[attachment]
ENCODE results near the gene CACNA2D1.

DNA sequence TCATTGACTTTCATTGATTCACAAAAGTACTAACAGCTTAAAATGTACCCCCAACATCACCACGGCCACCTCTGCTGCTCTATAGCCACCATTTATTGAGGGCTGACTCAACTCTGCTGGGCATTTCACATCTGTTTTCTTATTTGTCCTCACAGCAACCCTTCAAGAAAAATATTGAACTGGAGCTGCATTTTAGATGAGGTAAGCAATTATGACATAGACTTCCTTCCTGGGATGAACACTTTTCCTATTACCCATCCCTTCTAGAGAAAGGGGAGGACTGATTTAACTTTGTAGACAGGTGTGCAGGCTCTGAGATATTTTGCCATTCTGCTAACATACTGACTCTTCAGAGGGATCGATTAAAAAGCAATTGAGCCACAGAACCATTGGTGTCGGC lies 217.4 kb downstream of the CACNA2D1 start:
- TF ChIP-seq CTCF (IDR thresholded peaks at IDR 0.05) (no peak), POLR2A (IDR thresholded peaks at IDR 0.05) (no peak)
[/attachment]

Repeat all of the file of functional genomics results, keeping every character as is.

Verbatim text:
ENCODE results near the gene CACNA2D1.

DNA sequence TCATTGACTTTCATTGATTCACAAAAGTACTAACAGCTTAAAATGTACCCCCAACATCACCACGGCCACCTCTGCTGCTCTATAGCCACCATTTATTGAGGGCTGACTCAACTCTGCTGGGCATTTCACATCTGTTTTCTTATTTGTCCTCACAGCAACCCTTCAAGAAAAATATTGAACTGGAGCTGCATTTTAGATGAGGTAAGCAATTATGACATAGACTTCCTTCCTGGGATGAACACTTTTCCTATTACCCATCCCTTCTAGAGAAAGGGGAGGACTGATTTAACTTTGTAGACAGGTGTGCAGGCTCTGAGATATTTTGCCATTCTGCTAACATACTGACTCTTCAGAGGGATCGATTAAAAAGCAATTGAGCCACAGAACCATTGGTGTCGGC lies 217.4 kb downstream of the CACNA2D1 start:
- TF ChIP-seq CTCF (IDR thresholded peaks at IDR 0.05) (no peak), POLR2A (IDR thresholded peaks at IDR 0.05) (no peak)